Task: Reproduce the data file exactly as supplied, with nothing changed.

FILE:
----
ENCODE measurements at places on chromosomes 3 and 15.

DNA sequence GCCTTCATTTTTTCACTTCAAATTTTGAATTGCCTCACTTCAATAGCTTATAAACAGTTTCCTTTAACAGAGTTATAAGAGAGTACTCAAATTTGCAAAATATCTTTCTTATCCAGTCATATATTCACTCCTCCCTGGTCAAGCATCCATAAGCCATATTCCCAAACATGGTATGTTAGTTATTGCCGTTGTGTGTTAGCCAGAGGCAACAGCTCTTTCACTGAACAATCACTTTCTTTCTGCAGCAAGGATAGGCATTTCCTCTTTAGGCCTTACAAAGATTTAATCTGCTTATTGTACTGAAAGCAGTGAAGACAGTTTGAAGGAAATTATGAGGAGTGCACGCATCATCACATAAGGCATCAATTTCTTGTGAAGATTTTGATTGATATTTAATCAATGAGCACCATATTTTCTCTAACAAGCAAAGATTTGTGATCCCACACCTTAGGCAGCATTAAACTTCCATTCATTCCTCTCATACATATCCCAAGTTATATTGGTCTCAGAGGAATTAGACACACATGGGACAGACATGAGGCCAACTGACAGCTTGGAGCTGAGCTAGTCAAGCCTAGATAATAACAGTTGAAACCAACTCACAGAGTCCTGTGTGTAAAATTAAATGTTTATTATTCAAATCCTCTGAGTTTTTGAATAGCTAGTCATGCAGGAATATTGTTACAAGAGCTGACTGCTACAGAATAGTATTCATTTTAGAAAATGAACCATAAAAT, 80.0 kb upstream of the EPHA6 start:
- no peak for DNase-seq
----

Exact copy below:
ENCODE measurements at places on chromosomes 3 and 15.

DNA sequence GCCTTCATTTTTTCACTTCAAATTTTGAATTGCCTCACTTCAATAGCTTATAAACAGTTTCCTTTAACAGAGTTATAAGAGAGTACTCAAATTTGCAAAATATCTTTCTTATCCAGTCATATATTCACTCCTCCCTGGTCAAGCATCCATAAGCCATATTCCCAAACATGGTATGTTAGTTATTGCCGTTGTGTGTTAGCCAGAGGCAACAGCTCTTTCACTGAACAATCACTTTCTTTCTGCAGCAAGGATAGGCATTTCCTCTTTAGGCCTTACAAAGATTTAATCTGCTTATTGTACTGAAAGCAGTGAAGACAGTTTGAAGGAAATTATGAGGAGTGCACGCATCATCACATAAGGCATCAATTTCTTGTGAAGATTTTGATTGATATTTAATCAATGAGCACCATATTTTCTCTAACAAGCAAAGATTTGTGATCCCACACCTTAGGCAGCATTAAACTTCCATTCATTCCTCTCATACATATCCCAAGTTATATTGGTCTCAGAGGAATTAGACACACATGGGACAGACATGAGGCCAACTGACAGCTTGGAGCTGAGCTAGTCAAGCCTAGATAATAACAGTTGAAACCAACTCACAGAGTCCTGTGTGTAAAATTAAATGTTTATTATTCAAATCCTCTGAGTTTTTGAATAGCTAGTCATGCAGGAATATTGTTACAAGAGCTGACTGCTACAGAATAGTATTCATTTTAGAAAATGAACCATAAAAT, 80.0 kb upstream of the EPHA6 start:
- no peak for DNase-seq